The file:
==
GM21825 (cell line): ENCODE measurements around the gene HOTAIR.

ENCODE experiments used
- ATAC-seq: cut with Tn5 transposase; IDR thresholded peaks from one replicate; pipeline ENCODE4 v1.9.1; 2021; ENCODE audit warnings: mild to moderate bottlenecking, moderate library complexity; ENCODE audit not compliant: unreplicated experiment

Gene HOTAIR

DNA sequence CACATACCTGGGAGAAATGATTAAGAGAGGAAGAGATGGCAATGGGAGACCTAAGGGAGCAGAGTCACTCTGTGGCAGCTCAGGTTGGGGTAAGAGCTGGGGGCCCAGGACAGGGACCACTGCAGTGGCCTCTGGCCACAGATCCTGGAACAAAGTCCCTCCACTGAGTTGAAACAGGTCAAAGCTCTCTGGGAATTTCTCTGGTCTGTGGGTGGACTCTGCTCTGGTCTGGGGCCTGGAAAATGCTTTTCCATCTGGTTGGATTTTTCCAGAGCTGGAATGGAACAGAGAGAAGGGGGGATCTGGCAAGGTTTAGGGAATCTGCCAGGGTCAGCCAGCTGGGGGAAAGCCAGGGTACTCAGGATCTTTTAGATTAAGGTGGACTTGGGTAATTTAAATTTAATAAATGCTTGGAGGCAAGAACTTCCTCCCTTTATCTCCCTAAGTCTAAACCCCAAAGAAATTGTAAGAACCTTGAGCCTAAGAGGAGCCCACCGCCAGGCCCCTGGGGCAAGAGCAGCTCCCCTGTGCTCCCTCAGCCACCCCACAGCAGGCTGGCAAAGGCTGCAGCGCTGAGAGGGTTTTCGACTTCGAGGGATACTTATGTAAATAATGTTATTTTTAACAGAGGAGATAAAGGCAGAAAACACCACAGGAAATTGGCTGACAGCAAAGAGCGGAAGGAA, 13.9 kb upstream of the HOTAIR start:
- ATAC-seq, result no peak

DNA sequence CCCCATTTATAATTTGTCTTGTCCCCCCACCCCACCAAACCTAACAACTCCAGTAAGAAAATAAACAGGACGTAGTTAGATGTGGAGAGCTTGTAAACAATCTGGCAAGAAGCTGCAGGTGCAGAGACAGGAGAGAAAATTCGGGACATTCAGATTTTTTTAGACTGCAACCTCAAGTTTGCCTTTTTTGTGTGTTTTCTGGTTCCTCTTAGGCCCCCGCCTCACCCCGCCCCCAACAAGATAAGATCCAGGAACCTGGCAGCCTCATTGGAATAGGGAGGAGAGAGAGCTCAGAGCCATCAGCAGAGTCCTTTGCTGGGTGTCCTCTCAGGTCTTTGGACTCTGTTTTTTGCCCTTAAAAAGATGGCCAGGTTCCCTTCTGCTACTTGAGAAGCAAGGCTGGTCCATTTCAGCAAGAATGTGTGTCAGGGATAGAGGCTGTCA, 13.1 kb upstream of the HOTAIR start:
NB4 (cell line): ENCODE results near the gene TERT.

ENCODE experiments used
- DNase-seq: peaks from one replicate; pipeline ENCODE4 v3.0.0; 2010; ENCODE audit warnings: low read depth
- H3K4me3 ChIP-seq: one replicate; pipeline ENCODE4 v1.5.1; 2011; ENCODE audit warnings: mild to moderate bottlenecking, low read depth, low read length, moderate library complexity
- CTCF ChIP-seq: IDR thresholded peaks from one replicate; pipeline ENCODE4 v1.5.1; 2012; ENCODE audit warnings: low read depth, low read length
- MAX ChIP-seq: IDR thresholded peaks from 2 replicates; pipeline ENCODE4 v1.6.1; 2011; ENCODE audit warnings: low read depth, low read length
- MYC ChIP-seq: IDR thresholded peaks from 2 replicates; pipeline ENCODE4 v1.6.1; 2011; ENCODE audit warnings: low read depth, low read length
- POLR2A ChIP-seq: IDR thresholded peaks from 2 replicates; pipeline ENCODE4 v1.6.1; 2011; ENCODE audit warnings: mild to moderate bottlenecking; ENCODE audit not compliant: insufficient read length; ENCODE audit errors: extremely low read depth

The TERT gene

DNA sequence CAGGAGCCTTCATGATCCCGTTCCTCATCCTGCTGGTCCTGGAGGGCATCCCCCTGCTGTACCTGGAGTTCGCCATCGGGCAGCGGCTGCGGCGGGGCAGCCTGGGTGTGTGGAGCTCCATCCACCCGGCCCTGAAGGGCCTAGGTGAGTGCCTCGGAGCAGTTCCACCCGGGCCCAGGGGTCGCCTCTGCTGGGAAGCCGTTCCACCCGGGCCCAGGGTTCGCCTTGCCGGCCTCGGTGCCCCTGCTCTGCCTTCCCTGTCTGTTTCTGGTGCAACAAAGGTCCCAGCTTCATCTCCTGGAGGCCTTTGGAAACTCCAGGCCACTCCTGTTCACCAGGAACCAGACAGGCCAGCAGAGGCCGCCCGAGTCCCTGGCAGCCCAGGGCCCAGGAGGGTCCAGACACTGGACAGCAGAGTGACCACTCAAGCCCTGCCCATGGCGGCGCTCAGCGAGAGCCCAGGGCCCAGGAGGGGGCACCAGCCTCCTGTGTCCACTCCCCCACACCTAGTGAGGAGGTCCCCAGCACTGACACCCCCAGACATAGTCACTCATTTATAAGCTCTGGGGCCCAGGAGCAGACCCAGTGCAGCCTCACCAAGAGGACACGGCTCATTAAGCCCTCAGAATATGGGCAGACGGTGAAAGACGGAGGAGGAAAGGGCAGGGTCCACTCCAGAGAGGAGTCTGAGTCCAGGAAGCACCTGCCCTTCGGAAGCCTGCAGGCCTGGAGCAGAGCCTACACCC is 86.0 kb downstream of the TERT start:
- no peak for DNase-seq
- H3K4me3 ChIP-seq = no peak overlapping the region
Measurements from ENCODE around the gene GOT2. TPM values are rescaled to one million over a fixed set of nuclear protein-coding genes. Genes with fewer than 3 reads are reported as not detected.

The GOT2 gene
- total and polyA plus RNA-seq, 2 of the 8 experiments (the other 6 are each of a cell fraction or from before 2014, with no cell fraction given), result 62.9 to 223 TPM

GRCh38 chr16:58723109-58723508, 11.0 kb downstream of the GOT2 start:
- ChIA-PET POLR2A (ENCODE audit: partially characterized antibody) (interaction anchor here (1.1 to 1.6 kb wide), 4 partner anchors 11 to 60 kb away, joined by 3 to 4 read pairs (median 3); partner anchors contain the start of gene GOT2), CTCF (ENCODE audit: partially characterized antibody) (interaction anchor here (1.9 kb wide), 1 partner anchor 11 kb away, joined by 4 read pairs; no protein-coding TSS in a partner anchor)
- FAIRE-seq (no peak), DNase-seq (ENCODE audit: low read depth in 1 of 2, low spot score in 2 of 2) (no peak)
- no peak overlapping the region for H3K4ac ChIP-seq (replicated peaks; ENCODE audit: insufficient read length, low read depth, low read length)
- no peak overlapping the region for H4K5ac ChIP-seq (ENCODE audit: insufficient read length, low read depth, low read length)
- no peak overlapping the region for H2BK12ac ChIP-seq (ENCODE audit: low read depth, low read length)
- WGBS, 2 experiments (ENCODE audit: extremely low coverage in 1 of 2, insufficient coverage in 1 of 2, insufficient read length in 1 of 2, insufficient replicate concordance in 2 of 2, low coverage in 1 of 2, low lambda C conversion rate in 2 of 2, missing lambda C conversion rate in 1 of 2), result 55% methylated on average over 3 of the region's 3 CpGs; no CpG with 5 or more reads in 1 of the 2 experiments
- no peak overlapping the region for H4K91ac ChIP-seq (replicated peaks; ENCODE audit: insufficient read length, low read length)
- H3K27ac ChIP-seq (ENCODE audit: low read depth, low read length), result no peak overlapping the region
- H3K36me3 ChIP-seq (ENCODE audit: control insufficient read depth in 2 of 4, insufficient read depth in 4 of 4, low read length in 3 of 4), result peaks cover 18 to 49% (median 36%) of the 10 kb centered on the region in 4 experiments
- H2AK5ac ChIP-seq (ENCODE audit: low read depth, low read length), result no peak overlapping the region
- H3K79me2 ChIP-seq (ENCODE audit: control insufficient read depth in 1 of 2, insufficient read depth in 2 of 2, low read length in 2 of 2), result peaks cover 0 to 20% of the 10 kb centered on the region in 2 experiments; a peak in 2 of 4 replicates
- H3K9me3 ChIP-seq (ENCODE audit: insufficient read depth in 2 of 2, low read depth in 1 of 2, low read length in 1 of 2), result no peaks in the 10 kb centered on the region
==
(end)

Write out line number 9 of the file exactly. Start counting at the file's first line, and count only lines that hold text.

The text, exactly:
ENCODE experiments used